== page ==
Here in Bangkok at the climate negotiations, the US lead negotiator Jonathan Pershing sparked a little heat on the first day of the session (as you can see from this and this news coverage). Within the climate negotiations there is a long standing important set of words: "common but differentiated responsibilities". These four magic words have different meanings to different countries.
So the heated moment was based upon a clear statement from the US lead negotiator that the US thinks that there is a need for an important discussion on the "common" elements that all countries should have to do, while recognizing the "differentiated responsibilities".
On Thursday Jonathan Pershing elaborated on what the US considers important "common" responsibilities that all countries should have to undertake. They can be grouped into three categories.
1. Enhance National Reporting and Actions. Mr. Pershing outlined that the world needs a transparent, clear, and open manner to solidify what countries commit to. This mechanism would allow countries to formalize their actions before they undertake take them. This can be accomplished in a variety of forms as proposed by countries -- referred to as an appendix, annex, schedule, or registry in the negotiating text as I discussed here).
There is currently a process in the international framework for countries to report their actions -- called "National Communications" -- but these are done after the country takes the action (not before), aren't formalized in the international agreement in a "binding manner", and aren't frequent enough to really know what is going on in a country. So Mr. Pershing was referring to a sort of "Enhanced National Communication" with an "Enhanced Registry" (the "registry" concept has been proposed by some developing countries as the AP discussed here).
2. Establish a Means to Review Our Adequacy of Effort and Assess Progress. We need a means and a process to consider how a country will meet its development objectives within a carbon constrained world. The US and other countries have proposed something called a "low carbon development" or "low carbon emissions" strategy (as I discussed here). These strategies would provide a long-term perspective of where the country proposes its emissions will head, the set of actions that it will undertake to be on that low carbon path, and any assistance it will need towards achieving that path. Those actions could be added over time and the path could change as appropriate to solve the challenge.
And we need a way to more frequently check-in on whether a country is making progress towards that effort. How is the country doing in their efforts to reduce emissions? What transparent facts do we have about their progress? In the current international agreement, countries are to develop national emissions inventories that report their emissions. Developed countries do these frequently, while developing countries currently don't conduct them as frequently as we need for a robust understanding of where they are in real time. We need to improve developed country inventories and the frequency of developing country inventories over time if we are going to have any sense of progress or lack of progress towards achieving the 2°C objective. This will help build much greater trust that a country is actually doing its part.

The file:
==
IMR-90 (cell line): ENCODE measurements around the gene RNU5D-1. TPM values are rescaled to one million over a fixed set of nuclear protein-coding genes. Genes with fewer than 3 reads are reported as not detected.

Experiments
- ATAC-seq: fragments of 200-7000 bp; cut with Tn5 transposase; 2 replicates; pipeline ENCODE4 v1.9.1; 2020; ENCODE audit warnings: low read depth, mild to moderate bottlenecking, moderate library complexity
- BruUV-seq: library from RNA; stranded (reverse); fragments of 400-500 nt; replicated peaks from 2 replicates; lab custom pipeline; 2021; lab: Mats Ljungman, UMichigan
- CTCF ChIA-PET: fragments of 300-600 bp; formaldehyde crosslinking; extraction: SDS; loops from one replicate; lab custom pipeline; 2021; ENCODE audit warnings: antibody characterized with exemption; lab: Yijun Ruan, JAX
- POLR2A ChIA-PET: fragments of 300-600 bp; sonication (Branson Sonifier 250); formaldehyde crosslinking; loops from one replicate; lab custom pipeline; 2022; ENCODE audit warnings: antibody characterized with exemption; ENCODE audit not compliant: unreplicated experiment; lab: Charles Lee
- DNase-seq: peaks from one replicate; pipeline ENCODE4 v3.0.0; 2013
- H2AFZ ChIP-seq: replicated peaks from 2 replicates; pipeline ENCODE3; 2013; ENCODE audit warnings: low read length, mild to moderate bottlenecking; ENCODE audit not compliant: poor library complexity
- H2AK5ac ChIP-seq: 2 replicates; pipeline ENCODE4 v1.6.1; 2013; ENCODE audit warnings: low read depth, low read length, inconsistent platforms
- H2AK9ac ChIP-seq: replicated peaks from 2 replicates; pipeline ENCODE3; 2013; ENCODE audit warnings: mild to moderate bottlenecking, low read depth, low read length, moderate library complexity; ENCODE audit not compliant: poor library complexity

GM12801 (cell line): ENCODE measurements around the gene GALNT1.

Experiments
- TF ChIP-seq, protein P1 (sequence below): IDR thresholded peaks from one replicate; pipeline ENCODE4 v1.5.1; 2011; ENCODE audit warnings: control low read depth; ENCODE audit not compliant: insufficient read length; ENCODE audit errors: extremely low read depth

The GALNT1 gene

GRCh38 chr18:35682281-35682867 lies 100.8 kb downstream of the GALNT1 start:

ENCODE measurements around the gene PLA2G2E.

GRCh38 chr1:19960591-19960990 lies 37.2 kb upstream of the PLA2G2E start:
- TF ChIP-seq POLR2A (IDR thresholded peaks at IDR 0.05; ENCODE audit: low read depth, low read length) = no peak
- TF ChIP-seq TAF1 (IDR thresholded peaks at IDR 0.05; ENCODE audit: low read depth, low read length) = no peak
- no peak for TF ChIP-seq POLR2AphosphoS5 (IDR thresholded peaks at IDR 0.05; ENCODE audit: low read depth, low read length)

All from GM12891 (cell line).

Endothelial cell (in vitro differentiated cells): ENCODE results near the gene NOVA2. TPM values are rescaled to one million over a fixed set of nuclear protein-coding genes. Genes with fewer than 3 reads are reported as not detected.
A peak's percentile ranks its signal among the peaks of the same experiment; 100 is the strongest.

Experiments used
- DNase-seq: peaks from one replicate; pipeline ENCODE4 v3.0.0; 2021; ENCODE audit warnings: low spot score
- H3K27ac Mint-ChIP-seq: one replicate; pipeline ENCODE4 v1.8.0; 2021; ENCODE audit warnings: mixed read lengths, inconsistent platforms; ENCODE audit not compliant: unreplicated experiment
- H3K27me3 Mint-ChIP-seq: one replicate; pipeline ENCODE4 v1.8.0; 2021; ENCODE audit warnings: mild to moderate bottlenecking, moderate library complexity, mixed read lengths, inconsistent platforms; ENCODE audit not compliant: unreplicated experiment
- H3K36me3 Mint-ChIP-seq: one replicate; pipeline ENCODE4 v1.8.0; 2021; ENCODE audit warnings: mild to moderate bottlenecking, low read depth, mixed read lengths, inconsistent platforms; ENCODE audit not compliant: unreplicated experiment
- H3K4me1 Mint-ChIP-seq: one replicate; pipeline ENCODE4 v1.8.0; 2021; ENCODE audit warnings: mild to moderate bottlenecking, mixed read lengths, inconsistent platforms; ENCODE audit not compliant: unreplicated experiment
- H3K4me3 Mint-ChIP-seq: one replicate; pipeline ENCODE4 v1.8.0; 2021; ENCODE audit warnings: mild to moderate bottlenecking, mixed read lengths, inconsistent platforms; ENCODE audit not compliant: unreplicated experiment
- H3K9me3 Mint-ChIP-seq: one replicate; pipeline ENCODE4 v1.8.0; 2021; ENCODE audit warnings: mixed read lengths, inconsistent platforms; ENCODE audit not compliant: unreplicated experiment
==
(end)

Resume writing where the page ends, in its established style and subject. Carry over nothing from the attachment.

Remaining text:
On this front, the US and other developed countries have to take some steps to improve their own emissions inventories. And the US and other developed countries need to help developing countries improve their reporting (as my colleague noted would be helpful for China).
3. "We Should All Stand Behind Our Effort". At the UN Summit in New York, President Obama stated: developing countries need to "agree to stand behind those commitments just as the developed nations must stand behind their own". Well Mr. Pershing expanded on that point a bit by suggesting that we need a means for those countries that are achieving their commitments to be recognized as good global partners. And we need a mechanism where those countries that aren't living up to their commitments are to be recognized as such.
All of this goes at the heart of two key elements of the global effort: the nature of countries' commitments (as I've discussed here) and building confidence that all countries are living up to their commitments.
On both fronts we have to build upon and strengthen the existing frameworks for the sake of the global environment. After all, if countries aren't doing what they say they are doing, then emissions aren't being cut to the point that we need. That isn't helpful as we don't have a lot of wiggle room in our efforts to solve global warming. If they are meeting their commitments then we need to give them all the recognition possible.
The US proposed that on these monitoring, reporting, and verification issues, all countries should have to do a common set of things. They made it clear that the types and forms of actions that developed countries would take would be different than those of developing countries. But everyone would have to "open up their books and defend them" in a similar manner.
Just like every company has to open up their books to scrutiny, so too should all the countries of the world on global warming pollution. The planet is the auditor and it doesn't give extensions and the late fees are pretty pricey.